Personal myths represent our ideas about ourselves, people and the world around us. These ideas are passed down by our family, and influences our attitudes, values and beliefs to comprise our ‘world view.’ It serves us well and remains unchallenged until confronted with personal or professional challenges.
A myth means a traditional or legendary story, with or without a basis of fact that is usually past its use by date. Often these myths bear little relevance to new and modern situations that we face. As a result of new experiences and learning, our perspectives are modified and broadened to challenge the validity of these myths. During the process, we go through personal growth to change ourself and our perspective.
Below are four career myths that are reframed in a modern career context.
Myth 1 – Pick a career path and stick with it
As recently as twenty years ago, most people who started out in one career retired from a higher-level version of their first job. That is not the case today.
Over a lifetime, individuals can expect to change their careers five to seven times. A worker in one career may switch to a related career, or an entirely new career. Multiple careers reflect the life stage of the individual, and their transferable skills that are acquired through work, education or life, enables individuals to apply these skills in new careers. For example, a teacher who has spent many years in the profession may change their career to being a fitness instructor. The transferable skills are relating information, interpersonal skills, and working with others.
As life-expectancy increases, an individual may seek a career that is less time consuming and demanding, or perhaps, the desire to express another side of him/herself. Workers may have concurrent multiple careers work at two careers simultaneously, with usually one career being dominant, or to pursue a creative need. Often, such careers are also regarded as a “hyphenated” professional identity. Example, a “teacher-artist” might refer to an individual who works for nine months of the year as teacher, and during the holidays as an artist. Or, combines both roles in different capacities during the year.
As individuals change their career paths, they bring their experience and achievements to add value to their new career.
Myth 2 – During a slow economy be safe and don’t change jobs
With a slow economy, many individuals seek to hold a job for security reasons so that there is less movement between jobs. There is an element of truth as individuals are less risk adverse. However, individuals do change jobs or look for new ways of working. It may include consultancy work with different clients or working at two part-time jobs. Some may say that this type of employment brings greater job security, rather than relying on one employer.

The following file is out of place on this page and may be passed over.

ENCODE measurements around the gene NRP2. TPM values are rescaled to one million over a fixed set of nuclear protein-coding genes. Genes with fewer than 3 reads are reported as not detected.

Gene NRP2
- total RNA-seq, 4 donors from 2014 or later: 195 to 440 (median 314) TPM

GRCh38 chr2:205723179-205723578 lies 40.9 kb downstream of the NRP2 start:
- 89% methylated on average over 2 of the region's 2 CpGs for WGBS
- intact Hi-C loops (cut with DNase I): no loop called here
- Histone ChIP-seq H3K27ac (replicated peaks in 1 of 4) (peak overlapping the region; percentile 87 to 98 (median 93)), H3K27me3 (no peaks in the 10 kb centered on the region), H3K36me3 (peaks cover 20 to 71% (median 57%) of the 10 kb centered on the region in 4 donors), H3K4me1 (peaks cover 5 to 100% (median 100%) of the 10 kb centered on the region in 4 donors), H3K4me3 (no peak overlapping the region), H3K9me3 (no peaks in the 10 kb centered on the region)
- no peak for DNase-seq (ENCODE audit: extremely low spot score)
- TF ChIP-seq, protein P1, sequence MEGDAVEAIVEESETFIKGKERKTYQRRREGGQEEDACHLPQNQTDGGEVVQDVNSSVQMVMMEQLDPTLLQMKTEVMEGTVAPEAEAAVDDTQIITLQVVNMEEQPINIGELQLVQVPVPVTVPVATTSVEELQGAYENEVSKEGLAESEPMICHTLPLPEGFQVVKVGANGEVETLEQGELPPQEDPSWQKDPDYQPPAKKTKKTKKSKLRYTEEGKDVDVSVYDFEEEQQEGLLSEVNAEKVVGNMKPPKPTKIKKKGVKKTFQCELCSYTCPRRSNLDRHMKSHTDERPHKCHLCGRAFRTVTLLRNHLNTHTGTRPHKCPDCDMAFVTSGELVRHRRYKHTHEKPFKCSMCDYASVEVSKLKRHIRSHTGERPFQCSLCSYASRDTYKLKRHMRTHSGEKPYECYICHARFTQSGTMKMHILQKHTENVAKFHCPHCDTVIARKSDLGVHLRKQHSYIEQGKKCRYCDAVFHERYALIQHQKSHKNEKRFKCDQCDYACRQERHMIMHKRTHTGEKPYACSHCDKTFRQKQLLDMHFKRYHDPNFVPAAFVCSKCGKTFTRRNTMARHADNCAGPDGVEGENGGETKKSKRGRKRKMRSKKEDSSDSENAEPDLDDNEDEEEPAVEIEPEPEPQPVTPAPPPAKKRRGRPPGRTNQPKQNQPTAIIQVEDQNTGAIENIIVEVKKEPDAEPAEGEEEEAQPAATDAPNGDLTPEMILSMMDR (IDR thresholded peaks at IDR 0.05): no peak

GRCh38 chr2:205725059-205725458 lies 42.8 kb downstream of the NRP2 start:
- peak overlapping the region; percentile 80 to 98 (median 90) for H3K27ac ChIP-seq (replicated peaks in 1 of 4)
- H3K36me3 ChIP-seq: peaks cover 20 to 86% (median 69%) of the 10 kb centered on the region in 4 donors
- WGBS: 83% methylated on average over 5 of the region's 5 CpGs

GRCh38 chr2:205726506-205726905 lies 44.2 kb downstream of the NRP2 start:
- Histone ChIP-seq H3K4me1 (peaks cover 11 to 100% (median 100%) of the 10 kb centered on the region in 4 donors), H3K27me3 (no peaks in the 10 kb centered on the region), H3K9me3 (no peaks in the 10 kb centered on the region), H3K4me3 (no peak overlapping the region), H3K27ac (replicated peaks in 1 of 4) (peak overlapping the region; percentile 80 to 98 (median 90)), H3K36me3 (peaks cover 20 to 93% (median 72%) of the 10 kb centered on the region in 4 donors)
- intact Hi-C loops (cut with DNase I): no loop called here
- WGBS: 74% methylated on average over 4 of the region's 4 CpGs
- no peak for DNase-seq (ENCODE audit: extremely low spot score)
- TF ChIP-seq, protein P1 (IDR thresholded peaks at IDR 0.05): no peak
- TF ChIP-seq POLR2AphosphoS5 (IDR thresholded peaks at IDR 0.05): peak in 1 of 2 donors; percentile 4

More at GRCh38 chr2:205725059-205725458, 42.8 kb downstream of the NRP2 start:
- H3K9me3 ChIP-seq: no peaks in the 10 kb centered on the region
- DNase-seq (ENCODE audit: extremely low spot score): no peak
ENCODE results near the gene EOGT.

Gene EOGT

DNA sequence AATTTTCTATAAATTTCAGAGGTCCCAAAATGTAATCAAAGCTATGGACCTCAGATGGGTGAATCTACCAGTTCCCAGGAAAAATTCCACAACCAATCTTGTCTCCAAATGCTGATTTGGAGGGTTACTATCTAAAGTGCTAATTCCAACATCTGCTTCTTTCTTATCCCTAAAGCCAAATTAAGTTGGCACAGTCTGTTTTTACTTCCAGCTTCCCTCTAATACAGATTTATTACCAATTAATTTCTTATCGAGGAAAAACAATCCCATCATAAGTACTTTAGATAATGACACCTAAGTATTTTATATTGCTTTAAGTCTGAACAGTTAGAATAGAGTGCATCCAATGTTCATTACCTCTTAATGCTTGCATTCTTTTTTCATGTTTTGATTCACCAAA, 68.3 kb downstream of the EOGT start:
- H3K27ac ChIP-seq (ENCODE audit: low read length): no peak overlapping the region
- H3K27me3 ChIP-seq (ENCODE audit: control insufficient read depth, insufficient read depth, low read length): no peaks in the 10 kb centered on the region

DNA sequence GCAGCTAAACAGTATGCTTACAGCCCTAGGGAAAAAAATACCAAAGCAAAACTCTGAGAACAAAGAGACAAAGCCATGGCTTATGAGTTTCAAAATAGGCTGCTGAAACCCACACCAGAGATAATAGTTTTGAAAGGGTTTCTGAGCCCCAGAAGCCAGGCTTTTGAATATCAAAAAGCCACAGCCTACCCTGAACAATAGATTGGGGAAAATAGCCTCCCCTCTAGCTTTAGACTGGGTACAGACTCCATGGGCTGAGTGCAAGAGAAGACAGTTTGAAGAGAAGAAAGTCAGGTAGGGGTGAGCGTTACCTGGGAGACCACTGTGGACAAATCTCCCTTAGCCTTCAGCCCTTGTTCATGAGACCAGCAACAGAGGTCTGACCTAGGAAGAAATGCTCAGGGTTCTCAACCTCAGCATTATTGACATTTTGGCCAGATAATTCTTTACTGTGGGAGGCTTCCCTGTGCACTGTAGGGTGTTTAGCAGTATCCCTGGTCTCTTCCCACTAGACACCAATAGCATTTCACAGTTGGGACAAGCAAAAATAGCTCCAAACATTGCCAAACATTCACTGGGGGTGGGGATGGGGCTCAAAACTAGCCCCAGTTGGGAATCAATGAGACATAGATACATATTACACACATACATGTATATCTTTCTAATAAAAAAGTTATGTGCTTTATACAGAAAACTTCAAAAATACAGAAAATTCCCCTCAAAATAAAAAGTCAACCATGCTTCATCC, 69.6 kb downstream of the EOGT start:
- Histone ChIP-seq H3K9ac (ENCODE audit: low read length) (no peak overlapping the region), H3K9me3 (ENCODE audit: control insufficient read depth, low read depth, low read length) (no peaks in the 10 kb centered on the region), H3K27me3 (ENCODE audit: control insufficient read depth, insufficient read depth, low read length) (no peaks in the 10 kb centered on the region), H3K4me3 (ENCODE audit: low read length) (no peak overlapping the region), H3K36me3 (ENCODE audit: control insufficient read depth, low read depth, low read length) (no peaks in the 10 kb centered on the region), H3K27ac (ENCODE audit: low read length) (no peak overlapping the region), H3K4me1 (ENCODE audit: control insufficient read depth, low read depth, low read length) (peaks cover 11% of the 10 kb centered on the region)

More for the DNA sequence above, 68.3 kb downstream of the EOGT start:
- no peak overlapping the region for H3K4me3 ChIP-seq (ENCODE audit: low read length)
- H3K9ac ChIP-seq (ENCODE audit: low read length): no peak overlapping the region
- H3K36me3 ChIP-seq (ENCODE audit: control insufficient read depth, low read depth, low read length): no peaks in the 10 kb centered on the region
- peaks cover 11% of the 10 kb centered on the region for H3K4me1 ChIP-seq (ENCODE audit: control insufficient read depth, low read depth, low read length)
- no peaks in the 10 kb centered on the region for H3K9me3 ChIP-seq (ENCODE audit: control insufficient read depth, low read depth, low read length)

Myth 3 – A 9-5 work day in the office is the only way to work
Successful organisations build flexibility into the workplace. Fair Work Ombudsman provide examples of flexible working arrangements to include:
- Hours’ of work (start or finish times)
- Patterns of work (split shifts or job sharing)
- Locations of work (working from home)
Flexible working arrangements such as part-time work, job sharing or telecommuting can be viable work options. Flexible work arrangements suit:
- parents and carers balancing job demands with family responsibilities
- mature-age workers approaching retirement
- employees with study commitments
- people returning to work after an illness or long absence
Employees who have worked with the same employer for at least 12 months can request flexible working arrangements. Employers can only refuse requests on ‘reasonable business grounds.’
Myth 4 – Older individuals are less employable than their younger counterparts
Both older and younger workers need to stay relevant with updated knowledge and skills to add value to their employer.
With Australia’s ageing population and fewer younger workers entering the workforce, there is a business case to engage older workers. We need to move beyond stereotypes of misconceptions and biases.
Recent research by Monash University and AIM in 2012 indicates that older workers bring specific management skills, using greater ―crystallized intelligence (intelligence based on knowledge acquisition and experience). Retaining older workers may result in the retention of corporate knowledge for individual organisations, mentoring younger employees and minimising recruitment costs and the associated productivity loss. Older workers may play a crucial role in assisting an organisation to engage with its customers, suppliers and other stakeholders. Instead of retiring from work completely, a phased retirement provides flexible working arrangements that can involve: reducing the number of hours and/or working days, job sharing or changing positions and responsibilities.
Employers need to appreciate the valuable resource of older workers, and employ for the ‘best fit’ to an organisation, whether this be an older or younger individual. Outdated career myths need to be challenged to ensure that they are relevant to a new context. The path of self-discovery is to challenge and reframe myths to create meaning and personal growth for an enhanced life.
Good luck, and enjoy the journey.
Leah Shmerling is the Director and Principal Consultant of Crown Coaching and Training, and has over 30 years’ experience in career development, life coaching, education and training. Leah is the author and publisher of the nationally accredited online short course Foundations in Career Development Practice.
Leah is a professional member of the Career Development Association Australia (CDAA), a Certified Retirement Coach and is Board Certified as a Career Management Fellow with the Institute of Career Certification.
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